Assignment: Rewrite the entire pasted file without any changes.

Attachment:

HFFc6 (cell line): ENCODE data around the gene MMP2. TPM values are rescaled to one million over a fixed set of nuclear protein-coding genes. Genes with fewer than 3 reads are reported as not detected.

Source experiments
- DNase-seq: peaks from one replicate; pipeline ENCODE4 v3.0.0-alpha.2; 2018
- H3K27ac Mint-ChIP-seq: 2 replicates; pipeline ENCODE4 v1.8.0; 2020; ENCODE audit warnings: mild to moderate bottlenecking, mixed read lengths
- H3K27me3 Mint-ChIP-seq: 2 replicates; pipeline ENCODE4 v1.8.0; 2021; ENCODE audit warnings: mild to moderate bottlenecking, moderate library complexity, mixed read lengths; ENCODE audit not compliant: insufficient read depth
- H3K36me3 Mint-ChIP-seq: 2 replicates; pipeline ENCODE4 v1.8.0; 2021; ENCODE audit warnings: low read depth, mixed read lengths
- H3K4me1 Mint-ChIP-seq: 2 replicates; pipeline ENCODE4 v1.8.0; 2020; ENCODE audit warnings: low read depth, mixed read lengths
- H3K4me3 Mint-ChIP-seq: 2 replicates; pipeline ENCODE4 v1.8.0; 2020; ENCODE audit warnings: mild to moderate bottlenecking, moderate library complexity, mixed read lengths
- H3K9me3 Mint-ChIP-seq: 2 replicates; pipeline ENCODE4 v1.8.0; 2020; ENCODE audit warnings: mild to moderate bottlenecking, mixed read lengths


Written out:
HFFc6 (cell line): ENCODE data around the gene MMP2. TPM values are rescaled to one million over a fixed set of nuclear protein-coding genes. Genes with fewer than 3 reads are reported as not detected.

Source experiments
- DNase-seq: peaks from one replicate; pipeline ENCODE4 v3.0.0-alpha.2; 2018
- H3K27ac Mint-ChIP-seq: 2 replicates; pipeline ENCODE4 v1.8.0; 2020; ENCODE audit warnings: mild to moderate bottlenecking, mixed read lengths
- H3K27me3 Mint-ChIP-seq: 2 replicates; pipeline ENCODE4 v1.8.0; 2021; ENCODE audit warnings: mild to moderate bottlenecking, moderate library complexity, mixed read lengths; ENCODE audit not compliant: insufficient read depth
- H3K36me3 Mint-ChIP-seq: 2 replicates; pipeline ENCODE4 v1.8.0; 2021; ENCODE audit warnings: low read depth, mixed read lengths
- H3K4me1 Mint-ChIP-seq: 2 replicates; pipeline ENCODE4 v1.8.0; 2020; ENCODE audit warnings: low read depth, mixed read lengths
- H3K4me3 Mint-ChIP-seq: 2 replicates; pipeline ENCODE4 v1.8.0; 2020; ENCODE audit warnings: mild to moderate bottlenecking, moderate library complexity, mixed read lengths
- H3K9me3 Mint-ChIP-seq: 2 replicates; pipeline ENCODE4 v1.8.0; 2020; ENCODE audit warnings: mild to moderate bottlenecking, mixed read lengths